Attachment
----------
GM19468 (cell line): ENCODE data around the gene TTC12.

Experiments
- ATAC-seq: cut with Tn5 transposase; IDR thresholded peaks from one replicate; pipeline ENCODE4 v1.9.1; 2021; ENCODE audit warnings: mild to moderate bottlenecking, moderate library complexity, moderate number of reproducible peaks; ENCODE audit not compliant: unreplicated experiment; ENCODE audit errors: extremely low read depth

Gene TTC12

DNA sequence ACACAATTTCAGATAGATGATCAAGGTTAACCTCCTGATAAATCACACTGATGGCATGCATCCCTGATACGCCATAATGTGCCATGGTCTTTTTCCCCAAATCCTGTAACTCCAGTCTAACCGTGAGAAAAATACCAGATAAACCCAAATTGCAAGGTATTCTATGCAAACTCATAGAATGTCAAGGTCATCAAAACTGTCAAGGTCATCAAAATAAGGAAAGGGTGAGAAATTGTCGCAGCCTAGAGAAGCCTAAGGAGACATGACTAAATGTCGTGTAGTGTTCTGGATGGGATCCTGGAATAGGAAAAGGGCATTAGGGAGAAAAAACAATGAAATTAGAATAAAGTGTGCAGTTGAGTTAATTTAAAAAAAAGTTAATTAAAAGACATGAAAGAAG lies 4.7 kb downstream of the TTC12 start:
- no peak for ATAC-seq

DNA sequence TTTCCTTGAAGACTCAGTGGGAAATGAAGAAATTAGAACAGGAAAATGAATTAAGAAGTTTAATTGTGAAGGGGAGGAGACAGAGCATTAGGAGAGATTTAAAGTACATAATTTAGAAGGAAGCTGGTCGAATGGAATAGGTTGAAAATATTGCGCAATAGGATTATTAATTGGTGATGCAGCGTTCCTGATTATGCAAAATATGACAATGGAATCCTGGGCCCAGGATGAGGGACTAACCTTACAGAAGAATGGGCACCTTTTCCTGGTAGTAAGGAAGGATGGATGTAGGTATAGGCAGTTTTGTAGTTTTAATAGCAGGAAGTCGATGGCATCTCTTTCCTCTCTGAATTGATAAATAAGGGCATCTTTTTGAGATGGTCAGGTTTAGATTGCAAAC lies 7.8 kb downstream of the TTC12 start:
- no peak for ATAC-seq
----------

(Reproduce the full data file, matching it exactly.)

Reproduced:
GM19468 (cell line): ENCODE data around the gene TTC12.

Experiments
- ATAC-seq: cut with Tn5 transposase; IDR thresholded peaks from one replicate; pipeline ENCODE4 v1.9.1; 2021; ENCODE audit warnings: mild to moderate bottlenecking, moderate library complexity, moderate number of reproducible peaks; ENCODE audit not compliant: unreplicated experiment; ENCODE audit errors: extremely low read depth

Gene TTC12

DNA sequence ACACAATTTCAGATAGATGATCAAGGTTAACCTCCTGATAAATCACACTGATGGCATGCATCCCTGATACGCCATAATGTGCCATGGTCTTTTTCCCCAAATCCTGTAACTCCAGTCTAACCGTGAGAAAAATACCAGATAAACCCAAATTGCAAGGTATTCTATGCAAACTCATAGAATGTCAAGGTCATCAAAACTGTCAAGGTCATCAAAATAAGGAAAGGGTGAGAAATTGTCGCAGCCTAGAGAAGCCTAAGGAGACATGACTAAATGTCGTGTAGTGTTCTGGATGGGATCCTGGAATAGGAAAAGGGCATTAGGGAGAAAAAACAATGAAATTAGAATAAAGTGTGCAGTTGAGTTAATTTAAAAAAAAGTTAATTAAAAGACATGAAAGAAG lies 4.7 kb downstream of the TTC12 start:
- no peak for ATAC-seq

DNA sequence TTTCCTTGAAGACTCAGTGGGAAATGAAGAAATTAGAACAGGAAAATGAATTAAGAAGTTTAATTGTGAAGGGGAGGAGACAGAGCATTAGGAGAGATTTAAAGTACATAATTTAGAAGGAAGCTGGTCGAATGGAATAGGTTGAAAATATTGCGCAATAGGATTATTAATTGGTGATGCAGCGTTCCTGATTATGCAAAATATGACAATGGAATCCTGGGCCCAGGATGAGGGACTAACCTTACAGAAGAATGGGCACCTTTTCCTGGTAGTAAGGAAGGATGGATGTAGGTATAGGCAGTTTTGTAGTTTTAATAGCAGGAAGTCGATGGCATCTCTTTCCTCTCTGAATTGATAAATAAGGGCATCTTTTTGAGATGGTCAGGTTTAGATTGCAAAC lies 7.8 kb downstream of the TTC12 start:
- no peak for ATAC-seq